A new game, Wordle, is taking Twitter by storm. It’s a word-search game that has a romantic origin story that could rival anything from Shakespeare.
The game was created by software engineer Josh Wardle for his partner, who he noticed had become too good at most word-search games. So, to keep her amused, he created a guessing game for just the two of them.
But after Wardle made the Web-based game available via his family’s WhatsApp group, and it proved popular, he decided to share it with the world.
This is not Wardle’s first creation. Formerly a software engineer for Reddit, he created two collaborative social experiments, called The Button and Place that both became phenomena on their own. Wordle is different, because it was meant just for him and his partner, Palak Shah, to kill time during the Covid-19 pandemic.
The game is different from a lot of word games because it can only be played once per day. The game has no ads or distracting banners, no windows or pop-ups asking for money.
The rules are simple to follow but the game is not easy to play (for most people). Each day, there’s a new five-letter word that must be guessed, and users have six chances to get the word right.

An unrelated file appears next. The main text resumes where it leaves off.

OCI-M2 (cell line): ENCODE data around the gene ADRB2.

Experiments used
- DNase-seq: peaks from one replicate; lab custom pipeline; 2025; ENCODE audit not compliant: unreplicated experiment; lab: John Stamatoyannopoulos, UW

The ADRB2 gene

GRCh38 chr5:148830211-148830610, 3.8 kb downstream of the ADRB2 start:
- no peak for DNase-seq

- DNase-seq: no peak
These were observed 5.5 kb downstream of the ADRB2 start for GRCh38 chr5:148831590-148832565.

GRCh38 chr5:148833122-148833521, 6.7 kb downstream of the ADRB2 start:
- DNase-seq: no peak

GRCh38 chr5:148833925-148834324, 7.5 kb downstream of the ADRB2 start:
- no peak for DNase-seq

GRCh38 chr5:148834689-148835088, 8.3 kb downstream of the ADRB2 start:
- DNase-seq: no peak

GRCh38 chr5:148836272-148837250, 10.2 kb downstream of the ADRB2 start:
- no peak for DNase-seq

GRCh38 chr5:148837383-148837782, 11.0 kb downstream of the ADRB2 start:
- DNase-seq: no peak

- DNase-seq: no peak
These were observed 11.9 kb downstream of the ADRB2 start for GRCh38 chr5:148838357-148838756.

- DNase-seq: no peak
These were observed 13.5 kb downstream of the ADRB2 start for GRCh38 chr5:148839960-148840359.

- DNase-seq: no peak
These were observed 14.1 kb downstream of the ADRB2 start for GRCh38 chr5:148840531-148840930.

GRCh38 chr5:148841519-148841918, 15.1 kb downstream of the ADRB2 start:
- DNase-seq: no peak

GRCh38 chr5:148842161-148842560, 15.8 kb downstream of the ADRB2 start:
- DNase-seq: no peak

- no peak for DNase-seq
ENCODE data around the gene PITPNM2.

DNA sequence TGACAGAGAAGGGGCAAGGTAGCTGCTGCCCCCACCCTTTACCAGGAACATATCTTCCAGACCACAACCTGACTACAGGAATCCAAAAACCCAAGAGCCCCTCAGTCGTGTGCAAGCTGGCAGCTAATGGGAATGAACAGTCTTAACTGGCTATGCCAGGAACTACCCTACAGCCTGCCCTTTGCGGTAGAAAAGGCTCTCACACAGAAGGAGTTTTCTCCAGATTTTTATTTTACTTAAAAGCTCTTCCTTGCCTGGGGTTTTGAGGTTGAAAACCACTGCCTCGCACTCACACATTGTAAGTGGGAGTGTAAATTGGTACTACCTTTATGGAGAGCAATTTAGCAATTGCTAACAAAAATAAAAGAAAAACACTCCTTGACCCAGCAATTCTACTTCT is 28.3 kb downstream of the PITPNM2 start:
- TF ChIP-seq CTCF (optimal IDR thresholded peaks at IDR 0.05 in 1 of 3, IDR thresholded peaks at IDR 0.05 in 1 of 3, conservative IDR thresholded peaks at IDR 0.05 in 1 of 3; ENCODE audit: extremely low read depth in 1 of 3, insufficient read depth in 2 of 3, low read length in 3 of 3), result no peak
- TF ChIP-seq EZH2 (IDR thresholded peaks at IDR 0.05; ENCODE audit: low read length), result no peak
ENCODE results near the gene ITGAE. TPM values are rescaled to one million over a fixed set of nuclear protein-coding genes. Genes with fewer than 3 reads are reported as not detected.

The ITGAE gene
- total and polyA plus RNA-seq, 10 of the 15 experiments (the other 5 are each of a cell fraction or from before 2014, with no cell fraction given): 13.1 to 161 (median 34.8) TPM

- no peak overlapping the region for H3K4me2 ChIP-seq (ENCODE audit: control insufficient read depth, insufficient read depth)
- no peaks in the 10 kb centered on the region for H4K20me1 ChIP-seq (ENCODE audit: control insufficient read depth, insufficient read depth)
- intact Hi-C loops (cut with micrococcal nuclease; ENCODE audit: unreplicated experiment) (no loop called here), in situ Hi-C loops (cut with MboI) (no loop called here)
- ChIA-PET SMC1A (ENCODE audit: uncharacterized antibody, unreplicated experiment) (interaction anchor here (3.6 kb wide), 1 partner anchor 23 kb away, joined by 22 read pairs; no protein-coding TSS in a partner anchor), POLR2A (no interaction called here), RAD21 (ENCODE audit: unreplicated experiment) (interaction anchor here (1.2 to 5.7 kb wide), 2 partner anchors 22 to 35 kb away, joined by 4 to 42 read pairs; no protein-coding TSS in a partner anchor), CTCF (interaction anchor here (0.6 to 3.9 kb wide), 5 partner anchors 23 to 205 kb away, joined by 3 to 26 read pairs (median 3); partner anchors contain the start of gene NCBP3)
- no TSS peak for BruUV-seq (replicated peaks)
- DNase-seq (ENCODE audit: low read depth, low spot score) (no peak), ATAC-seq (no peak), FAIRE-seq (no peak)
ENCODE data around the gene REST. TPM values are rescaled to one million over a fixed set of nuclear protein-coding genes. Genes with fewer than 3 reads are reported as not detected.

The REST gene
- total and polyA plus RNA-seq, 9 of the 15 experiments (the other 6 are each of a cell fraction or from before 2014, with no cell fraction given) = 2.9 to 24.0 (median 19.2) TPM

There are no clues except for the colour of each letter in the boxes. If you guess a word and all the letters are in grey, then the word is incorrect, leaving only five more chances to guess another word.
If you guess a word and there are letters in yellow, then the letters are in the word but are in the wrong position. And if letters are in green, then the letters are correct and in the correct position.
Sounds easy, right?
That the game can be played only once a day creates a feeling of scarcity, making people crave it more. And with every player getting the same word, it becomes a race between friends and colleagues to see who will guess the word first using the least numbers of tries. It can become like a war at times (World Wordle War?).
And those grey, green and yellow squares you’ve been seeing all over Twitter? Those are Wordle players sharing their wins (gloating?) and sometimes their shame at not finding the word.
The game also had its own problems: one user figured out the algorithm to the game and started sharing answers before most people could guess them, ruining the fun. Twitter quickly stepped in and shut down the Twitter account responsible.
A game that was conceived as a love note from a software engineer to his partner has become the newest way to connect with strangers on the Internet (and in a positive way). What’s not to like? — © 2022 NewsCentral Media